Fifteen opposition MPs in Zimbabwe have filed a court appeal saying they were tricked into losing their parliamentary seats.
The losses came after a man falsely claiming to be the party’s secretary said the MPs were no longer members.
On receipt of the fake letter, Zimbabwe’s parliamentary speaker declared the 15 seats vacant.
Resultant by-elections could hand ruling party Zanu-PF the majority it needs to amend the constitution.
Monday’s letter was signed by “Sengezo Tshabangu”, who claimed to be the secretary general for Citizens Coalition for Change (CCC), Zimbabwe’s main opposition party.
It was littered with grammatical errors.
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CCC leader Nelson Chamisa asked speaker Jacob Mudenda to disregard the letter, saying the party had no secretary general and had not expelled or recalled any MP.
“The conduct of Mr Tshabangu is in fact a wanton violation of our laws and a clear act of criminality,” Mr Chamisa wrote.
Despite the opposition leader’s request, Mr Mudenda, a Zanu-PF MP, declared the 15 seats vacant in a letter to the electoral commission.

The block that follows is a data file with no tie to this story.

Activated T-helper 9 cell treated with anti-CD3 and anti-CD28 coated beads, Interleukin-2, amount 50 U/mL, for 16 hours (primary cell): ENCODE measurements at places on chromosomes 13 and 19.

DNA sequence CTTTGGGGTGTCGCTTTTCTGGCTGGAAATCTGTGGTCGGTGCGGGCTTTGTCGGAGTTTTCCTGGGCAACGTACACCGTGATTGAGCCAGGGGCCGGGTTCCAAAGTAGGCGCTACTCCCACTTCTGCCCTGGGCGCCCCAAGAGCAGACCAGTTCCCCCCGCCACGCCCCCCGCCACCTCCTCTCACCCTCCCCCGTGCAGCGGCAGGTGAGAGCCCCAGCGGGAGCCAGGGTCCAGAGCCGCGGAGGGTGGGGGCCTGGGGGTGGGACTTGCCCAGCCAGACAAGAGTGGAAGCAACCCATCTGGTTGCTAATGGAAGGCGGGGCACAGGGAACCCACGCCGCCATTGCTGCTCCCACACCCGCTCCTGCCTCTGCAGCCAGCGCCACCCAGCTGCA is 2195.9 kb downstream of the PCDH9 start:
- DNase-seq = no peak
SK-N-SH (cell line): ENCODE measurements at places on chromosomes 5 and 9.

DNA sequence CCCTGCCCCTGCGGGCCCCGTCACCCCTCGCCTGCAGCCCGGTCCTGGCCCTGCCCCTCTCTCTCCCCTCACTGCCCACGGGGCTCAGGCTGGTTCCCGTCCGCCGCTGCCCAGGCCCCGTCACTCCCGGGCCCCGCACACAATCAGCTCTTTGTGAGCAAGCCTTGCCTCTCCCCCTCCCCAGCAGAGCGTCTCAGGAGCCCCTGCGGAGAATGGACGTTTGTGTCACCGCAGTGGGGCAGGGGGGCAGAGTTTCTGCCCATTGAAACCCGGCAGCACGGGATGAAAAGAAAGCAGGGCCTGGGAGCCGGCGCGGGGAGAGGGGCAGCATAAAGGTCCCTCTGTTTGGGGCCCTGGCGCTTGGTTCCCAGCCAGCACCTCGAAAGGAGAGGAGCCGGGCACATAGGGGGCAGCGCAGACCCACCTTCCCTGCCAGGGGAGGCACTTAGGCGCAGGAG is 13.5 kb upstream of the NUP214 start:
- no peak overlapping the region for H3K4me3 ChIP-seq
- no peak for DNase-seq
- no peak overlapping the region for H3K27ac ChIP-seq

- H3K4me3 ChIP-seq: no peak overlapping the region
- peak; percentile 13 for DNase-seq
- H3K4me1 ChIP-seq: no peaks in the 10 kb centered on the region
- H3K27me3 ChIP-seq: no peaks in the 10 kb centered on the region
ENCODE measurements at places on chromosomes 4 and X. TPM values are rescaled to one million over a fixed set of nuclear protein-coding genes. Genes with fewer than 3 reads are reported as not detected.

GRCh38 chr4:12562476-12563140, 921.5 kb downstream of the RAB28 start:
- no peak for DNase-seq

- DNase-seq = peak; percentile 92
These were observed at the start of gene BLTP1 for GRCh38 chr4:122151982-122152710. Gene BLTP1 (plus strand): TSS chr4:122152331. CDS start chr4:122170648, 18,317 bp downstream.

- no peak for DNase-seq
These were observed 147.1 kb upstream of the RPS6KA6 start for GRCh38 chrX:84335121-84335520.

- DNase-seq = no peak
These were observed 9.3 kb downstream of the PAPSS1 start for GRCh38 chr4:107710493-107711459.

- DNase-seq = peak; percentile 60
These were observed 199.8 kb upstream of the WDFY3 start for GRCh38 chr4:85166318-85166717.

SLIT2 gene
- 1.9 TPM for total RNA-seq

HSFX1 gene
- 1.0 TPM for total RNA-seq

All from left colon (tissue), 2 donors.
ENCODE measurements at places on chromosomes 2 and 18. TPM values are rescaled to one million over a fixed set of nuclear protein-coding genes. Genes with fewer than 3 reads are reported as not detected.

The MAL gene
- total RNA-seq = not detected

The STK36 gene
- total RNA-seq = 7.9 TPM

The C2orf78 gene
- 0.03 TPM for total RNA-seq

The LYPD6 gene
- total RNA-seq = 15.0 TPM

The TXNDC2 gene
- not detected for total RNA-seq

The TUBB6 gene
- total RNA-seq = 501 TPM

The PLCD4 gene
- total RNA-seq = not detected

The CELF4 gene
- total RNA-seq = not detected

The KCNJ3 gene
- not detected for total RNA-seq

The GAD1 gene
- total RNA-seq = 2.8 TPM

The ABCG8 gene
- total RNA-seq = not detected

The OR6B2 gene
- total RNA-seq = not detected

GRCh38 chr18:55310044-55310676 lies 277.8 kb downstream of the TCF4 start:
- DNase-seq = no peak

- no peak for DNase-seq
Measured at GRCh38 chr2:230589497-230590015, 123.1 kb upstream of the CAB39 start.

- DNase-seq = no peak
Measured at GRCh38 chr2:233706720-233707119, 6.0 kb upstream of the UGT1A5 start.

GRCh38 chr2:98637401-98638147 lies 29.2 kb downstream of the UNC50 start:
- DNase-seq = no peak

The affected CCC MPs filed a court appeal on Tuesday.
“We will not accept such disdainful conduct against our constitution and our democracy,” said Promise Mkwananzi, spokesman for the CCC.
The case is likely to worsen political tensions, which have been running high in the southern African country since controversial presidential elections in August.
Mr Chamisa, 45, lost to incumbent 81-year-old president Emmerson Mnangagwa in a race that international observers said fell short of democratic standards.
Zanu-PF, who have been in power for more than 40 years, secured a majority in parliament, but fell a few lawmakers short of the number required to change the constitution.
The CCC alleged that since the election, more than a dozen people affiliated with its party, including MPs and councillors, have been arrested on spurious charges. BBC
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